Things I Might Tell My Sister If I Could Talk About My Feelings

This is one of a series of short essays where our writers answered the question “what do you love/hate about the holidays and this time of year?”

-OKC.NET Editorial Staff

Being ridiculous with Mary at the Houston Rodeo Wine Garden, circa 2011

“Christmas: The time of year when adults seem more like children and children seem more like angels.” – To paraphrase¬† some shitty commercial Mary always spoofs.

My sister would have been a great English major. Mary’s two years older than I am, as well as smart, funny, and articulate. She would have killed in a degree program where you have to write cogently about your thoughts and analyze literary or cultural “texts”; I can see her dropping Foucault and Steinem references with the best of them. Mary’s not an English major, of course; she has a degree in chemical engineering and currently works in Houston for Exxon-Mobil (which, for the record, means she is probably way more successful than most 26-year-olds with bachelor’s degrees in English).

For as long as I can remember, Mary and I have always watched the same television shows. We grew up watching old reruns of “Saved By the Bell” and “The Fresh Prince of Bel-Air” after school; every summer, we spent hours watching episodes of “Saturday Night Live” from years past and “Pop-Up Video” on VH-1. We both have an incredible, almost inexplicable ability to recall pop culture ephemera and obscurities from before we were born.

Very little has changed in that regard as we’ve become adults. Every week or two, one of us will call the other, and we’ll talk for around an hour about the sitcom lineup NBC has on Thursday nights, movies, and whatever books we’ve been reading. Our conversations are always ludicrous and fantastic; we’ll parse through “Community” and its meta-narratives, the differences in portrayals of women in “The Office” and “Parks and Recreation”, and get way, way too deep into what makes these shows tick. Over the summer, I read Stieg Larsson’s shockingly dark series of books at Mary’s recommendation, and over the course of the 10 or so days when I read them, we would exchange upwards of 70 texts back and forth daily about whatever Mikael and Lisbeth were up to. Mary would have been a great English major; she’s able to talk about sitcoms and Hollywood gossip with way more intelligence and thoughtfulness than half the people in my classes are able to talk about course materials.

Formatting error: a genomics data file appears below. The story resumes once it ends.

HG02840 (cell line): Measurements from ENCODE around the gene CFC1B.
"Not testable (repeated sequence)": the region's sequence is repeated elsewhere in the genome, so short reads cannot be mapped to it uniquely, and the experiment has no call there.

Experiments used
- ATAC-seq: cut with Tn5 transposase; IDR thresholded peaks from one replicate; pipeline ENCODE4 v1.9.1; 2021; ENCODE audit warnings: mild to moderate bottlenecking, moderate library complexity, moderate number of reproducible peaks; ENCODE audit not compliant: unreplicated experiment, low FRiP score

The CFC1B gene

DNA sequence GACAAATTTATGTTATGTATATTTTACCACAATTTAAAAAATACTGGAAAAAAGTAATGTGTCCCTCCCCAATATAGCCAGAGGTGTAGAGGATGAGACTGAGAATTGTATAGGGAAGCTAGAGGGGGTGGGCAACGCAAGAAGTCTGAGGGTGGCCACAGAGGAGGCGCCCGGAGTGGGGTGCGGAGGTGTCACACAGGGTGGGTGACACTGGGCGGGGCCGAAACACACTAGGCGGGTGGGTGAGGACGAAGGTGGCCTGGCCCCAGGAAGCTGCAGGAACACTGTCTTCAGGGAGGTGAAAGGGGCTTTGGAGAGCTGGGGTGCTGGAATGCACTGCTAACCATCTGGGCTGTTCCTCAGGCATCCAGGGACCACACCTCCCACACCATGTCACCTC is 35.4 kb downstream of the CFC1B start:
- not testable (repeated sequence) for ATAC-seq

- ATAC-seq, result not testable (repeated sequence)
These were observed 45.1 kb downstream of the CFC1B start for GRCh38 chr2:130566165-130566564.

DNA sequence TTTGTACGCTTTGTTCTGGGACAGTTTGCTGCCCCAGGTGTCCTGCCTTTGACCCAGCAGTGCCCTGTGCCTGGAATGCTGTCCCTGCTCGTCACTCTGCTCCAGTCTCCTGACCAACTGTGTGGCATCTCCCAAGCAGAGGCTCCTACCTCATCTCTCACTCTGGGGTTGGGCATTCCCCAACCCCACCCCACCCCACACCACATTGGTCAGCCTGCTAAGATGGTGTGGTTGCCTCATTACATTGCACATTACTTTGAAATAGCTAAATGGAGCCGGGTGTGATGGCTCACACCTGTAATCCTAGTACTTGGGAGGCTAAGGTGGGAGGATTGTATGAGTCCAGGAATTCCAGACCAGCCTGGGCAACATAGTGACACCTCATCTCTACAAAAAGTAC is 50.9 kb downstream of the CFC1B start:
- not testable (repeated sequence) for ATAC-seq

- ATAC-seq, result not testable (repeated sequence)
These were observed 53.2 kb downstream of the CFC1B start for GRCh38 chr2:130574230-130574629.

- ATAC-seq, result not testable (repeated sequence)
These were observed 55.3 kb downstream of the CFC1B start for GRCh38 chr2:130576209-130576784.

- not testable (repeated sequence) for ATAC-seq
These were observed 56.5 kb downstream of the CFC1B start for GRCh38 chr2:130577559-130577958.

At some point, though, as we got older, she discovered math and science, and put her interests into more practical pastimes than knowing all four members of the Ghostbusters’ last names (Spengler, Stantz, Venkman, and Zeddemore. By the way, I did not have to Google that). Maybe she grew out of crap like that. The thing is, I never did. I suppose that’s why I became an English major, where I’ve learned how to analyze (read: bullshit about) so many topics with so much vibrancy and enthusiasm.

As I said before, Mary works in Houston, and the only opportunities I really get to see her are at Christmas or over the summer. The summer trips are great, but I really love when she comes to Oklahoma for Christmas. We spend the days leading up to Christmas watching holiday specials and being generally ridiculous with each other and our close friends Jeff and Laura. Being with her at Christmas brings back faint glimpses of my past, fragments of my life as a child; one of my earliest memories is Mary waking me up at 4 a.m. on Christmas morning because Santa had come and left us toys. I was maybe 3 or 4, my best guess, and I don’t remember anything else about that Christmas except Mary’s freckled face and her toothy, ecstatic grin as she woke me up at an ungodly hour because Santa came. These are some of the things I think about this time of year, some of the things I treasure. Sometimes when Mary and I are together, it seems like we’re still little; like grown-up things such as work and school and money haven’t eaten us up inside. Sometimes it still feels like she’s waking her younger brother up at 4 in the morning to see what Santa left. And that’s something I love about Christmas.

 

One Comment
  1. I hope she reads this. It is important to say these things. Although, I sense she probably knows very well. Merry Christmas,Daniel.

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